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Zhou says signs point to financial resurgence

THE drop-off in China's economic growth has slowed, and there are new signals indicating recovery as a result of the central government's stimulus efforts, the head of the country's central bank said yesterday.

The comments by Governor Zhou Xiaochuan, his third major statement this week, were posted on the People's Bank of China Website, where Zhou also called for a reform of international regulatory mechanisms.

All three statements were in Chinese and English - a rare move clearly designed to reach an international audience a week before the leaders of the Group of 20 major economies meet in London.

"The macroeconomic measures have produced preliminary results, and some leading indicators are pointing to recovery of economic growth, indicating that rapid decline in growth has been curbed," Zhou said, without revealing which measures were improving.

China's economy has slowed due to a plunge in trade and the domestic real estate industry. Analysts expect growth of at least 5 percent this year, sharply below 2007's 13 percent growth but the highest rate of any major economy. China has set an official target of 8 percent.

The state has launched a 4 trillion yuan (US$586 billion) stimulus package to reduce reliance on exports through higher spending on public works. It has cut interest rates, encouraged banks to increase lending, raised tax rebates for exporters and is promising to spend more on health and other social programs.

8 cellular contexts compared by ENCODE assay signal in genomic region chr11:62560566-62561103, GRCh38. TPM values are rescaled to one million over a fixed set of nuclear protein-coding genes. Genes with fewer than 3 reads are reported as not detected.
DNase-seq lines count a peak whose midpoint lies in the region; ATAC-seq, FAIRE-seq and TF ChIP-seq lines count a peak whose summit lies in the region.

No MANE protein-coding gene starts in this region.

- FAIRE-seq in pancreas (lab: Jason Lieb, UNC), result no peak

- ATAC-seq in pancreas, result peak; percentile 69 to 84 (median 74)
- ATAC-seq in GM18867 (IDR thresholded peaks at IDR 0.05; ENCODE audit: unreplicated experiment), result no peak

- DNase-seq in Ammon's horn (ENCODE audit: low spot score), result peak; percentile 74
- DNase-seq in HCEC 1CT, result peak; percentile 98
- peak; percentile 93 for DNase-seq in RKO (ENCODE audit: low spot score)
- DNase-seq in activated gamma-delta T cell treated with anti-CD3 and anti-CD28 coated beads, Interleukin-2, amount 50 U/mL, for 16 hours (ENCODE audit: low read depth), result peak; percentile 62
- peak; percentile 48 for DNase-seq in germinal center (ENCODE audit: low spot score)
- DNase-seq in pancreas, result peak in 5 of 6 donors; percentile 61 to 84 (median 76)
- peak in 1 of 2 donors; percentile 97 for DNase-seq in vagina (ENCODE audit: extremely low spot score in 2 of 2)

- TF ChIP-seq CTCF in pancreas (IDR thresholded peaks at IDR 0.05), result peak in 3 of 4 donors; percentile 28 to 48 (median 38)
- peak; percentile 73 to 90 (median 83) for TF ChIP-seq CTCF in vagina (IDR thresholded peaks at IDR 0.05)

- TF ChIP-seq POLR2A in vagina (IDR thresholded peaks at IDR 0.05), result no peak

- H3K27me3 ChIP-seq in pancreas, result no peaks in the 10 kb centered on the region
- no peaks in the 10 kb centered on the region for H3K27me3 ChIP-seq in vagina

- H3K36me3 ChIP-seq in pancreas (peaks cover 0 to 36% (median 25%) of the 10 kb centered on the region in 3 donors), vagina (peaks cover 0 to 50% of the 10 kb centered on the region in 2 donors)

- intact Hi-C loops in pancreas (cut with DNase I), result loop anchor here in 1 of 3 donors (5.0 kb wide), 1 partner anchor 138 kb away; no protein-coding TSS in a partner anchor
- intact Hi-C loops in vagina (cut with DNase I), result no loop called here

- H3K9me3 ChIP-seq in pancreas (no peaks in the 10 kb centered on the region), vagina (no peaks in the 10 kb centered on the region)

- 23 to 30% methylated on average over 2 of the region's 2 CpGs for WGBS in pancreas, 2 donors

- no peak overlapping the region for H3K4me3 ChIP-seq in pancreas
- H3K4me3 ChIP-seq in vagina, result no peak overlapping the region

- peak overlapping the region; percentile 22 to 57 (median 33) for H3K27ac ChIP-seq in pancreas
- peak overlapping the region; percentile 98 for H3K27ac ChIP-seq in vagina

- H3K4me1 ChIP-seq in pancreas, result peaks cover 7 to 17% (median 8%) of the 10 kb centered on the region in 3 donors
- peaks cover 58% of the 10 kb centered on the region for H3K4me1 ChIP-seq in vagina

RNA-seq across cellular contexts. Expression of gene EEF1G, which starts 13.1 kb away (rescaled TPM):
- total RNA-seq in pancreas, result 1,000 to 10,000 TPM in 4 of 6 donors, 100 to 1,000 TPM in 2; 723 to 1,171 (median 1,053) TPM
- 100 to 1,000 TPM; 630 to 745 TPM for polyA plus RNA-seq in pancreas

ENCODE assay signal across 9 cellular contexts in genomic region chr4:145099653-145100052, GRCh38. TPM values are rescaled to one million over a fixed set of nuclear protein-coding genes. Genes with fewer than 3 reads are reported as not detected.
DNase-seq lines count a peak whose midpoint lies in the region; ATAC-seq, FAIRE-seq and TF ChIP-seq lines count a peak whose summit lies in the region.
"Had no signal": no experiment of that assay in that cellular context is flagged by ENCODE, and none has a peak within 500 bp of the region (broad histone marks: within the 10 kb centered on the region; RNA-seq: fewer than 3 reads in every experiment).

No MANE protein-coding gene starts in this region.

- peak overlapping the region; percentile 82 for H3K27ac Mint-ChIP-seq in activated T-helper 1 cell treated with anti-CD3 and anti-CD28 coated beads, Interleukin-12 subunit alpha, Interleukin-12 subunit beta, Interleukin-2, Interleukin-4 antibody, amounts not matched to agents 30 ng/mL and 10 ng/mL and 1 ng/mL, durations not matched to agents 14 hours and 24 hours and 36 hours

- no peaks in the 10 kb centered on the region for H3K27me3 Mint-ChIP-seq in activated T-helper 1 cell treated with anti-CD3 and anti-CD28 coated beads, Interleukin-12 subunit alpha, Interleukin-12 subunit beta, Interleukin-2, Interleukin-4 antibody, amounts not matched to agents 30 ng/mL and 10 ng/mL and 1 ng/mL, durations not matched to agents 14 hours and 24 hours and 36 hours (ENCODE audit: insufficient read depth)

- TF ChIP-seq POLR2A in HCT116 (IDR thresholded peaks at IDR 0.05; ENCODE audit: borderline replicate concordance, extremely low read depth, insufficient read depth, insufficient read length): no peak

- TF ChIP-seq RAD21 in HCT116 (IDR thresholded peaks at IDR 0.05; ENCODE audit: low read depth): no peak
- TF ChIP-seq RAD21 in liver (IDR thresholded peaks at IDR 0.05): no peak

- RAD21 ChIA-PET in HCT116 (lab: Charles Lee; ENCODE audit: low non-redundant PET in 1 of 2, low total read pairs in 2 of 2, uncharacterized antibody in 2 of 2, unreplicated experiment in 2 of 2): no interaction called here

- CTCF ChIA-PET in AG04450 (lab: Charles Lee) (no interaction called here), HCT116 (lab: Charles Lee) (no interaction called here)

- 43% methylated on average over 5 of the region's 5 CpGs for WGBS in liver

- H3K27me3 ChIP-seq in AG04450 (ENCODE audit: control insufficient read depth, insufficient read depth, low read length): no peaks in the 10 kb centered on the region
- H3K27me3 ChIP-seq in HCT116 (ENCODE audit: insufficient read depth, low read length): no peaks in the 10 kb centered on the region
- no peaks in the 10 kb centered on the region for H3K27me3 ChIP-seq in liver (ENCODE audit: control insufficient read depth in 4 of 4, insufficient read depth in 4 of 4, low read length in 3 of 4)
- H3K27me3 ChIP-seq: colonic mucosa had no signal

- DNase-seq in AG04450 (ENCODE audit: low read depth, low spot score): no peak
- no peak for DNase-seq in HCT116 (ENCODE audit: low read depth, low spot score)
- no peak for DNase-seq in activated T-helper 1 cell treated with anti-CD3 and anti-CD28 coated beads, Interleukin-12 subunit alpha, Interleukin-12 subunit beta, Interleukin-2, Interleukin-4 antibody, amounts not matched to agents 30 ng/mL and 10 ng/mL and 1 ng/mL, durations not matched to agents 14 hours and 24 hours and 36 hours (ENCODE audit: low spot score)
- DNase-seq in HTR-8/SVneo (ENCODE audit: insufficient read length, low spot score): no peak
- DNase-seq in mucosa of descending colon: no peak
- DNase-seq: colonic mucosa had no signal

"Facts speak volumes and demonstrate that, compared with other major economies, the Chinese government has taken prompt, decisive and effective policy measures, demonstrating its superior system advantage when it comes to making vital policy decisions," Zhou said in yesterday's essay.

Economists said Zhou's recent high-profile pronouncements are previews of the points China will make at the G20 London Summit, whose goal is to formulate global answers for global problems.

"Zhou's three presentations all target key issues involved in tackling the global financial crisis," Lu Zhengwei, Industrial Bank's chief economist, said yesterday. "They show China's strong will to make its voice heard in the world financial arena."

Yesterday's piece targeted reforms in the global financial regulatory system, Lu said.

In the essay, Zhou suggested that governments give pre-authorized mandates to financial regulators "to use extraordinary means to contain systemic risk under well-defined stress scenarios."

In a Tuesday's essay, Zhou explained the cultural and historical reasons for China's mounting deposits, arguing that changing the foreign exchange regime is not the sole recipe for trimming China's high savings.


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